That you were stubborn because you had to figure out for yourself how to be a good team-mate. You were stubborn because you wanted to be the best player possible and one who could carry any game. That being stubborn meant you would not give up driving directly towards your goals, regardless of what was said or what happened. That in the end, even if you never lifted that trophy, for whatever reasons, that we could say you gave it your all and you did it your way, leaving the details for others to argue over and characterise however they liked.
Greatness is not measured merely in trophies, but in the manner in which they are attained and the level of play which brings one to such a point of success. If you had battled and done everything and still not gotten your moment of glory, no one could truly deny the greatness of your individual play and your efforts, regardless of the outcome. You had an extra fire and drive that few Westerners have ever possessed. That’s what made you special. That should have been your legacy.
“You never really lose until you quit trying.”
-Mike Ditka, four time NFL champion player and coach
Did you do enough?
Your team-mates have failed you many times, but what did you ever do to make a team-mate better? Of course Youngbuck and cowTard would never have had a shot at an LCS semi-final without your play, but what did you ever do to make them understand that drive towards excellence? To get them to buy into your vision of success and give you their all, as you naively thought you were giving them yours?
It’s not enough to let Jankos and Ryu fail and leave them out there on their own, to be labelled as chokers and men who beat themselves. It’s their job to play their part, but as a team-mate did you build the kind of relationships where you could learn their flaws and find a way to collectively cover each others? Couldn’t you motivate them to think they could win? Bring them over to the world view you inhabit where it’s not just possible but probable, if they play their parts.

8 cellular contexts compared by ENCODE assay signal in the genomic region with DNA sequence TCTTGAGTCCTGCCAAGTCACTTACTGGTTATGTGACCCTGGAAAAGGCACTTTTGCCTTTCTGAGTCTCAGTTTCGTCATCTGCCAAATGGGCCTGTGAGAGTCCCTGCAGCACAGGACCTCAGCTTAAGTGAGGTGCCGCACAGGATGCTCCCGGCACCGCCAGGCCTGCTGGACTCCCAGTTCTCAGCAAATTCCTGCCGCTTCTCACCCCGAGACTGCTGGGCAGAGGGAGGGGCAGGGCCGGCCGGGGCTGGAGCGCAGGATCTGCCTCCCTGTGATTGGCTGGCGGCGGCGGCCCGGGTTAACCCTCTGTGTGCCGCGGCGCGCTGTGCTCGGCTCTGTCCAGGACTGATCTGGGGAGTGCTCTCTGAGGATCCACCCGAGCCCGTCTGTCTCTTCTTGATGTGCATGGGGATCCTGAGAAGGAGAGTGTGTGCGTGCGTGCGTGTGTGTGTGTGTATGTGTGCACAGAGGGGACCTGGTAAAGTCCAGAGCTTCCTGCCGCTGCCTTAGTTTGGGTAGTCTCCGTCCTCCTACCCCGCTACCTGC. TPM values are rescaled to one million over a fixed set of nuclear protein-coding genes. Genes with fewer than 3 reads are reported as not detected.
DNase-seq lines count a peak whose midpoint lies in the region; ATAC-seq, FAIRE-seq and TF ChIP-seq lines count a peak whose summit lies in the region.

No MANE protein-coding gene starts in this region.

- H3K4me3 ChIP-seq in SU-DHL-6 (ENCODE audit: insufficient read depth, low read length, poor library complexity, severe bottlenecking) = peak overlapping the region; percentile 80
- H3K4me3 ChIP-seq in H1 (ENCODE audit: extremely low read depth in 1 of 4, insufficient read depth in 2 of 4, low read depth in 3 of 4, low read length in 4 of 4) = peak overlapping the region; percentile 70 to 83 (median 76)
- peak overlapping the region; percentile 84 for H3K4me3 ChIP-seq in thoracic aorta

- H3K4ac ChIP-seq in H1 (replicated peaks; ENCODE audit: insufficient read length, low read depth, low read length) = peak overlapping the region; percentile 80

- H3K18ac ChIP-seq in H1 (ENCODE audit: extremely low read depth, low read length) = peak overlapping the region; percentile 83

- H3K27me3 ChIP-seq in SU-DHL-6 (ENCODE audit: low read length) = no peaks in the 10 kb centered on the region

I bring these questions up because not every team-mates of yours can be written off as some perennial loser who let you down. You had nRated, fredy122, Svenskeren, sOAZ, PowerofEvil, Amazing and Ryu. Want to know the common denominator that joins all of those names and yet also sets them apart from you? Every single one of them has played in the final of the highest domestic league they’ve competed in. With you, they had their problems and, sure, they might not have always been in their best or career peaks of form, but can you deny you struggled to bring the best out of some of them?
If Origen is losing, then lose with them. If they lack motivation to play or practice, then be the example for them to follow by not joining them in that state. If you lose every game of the split, then so be it and at the end you can leave knowing you gave it everything you had and others worked against your efforts. Do your part and let them worry about theirs. Professionalism is holding up your end. That way, afterwards you can say as much and it will be seen where others were a key part of the problem preventing success.
A bad week and a moment of weakness leading to quitting does not erase your years of play. You might go down as the best player never to win an LCS title all the same. What quitting now does is make us all wonder what got to you and made you beat yourself. Personality conflicts beat you before. Better teams beat you before. The flaws of team-mates beat you before. In this final battle, you beat yourself.
I won’t say “good luck”, because we make our own.
Photo credit: lolesports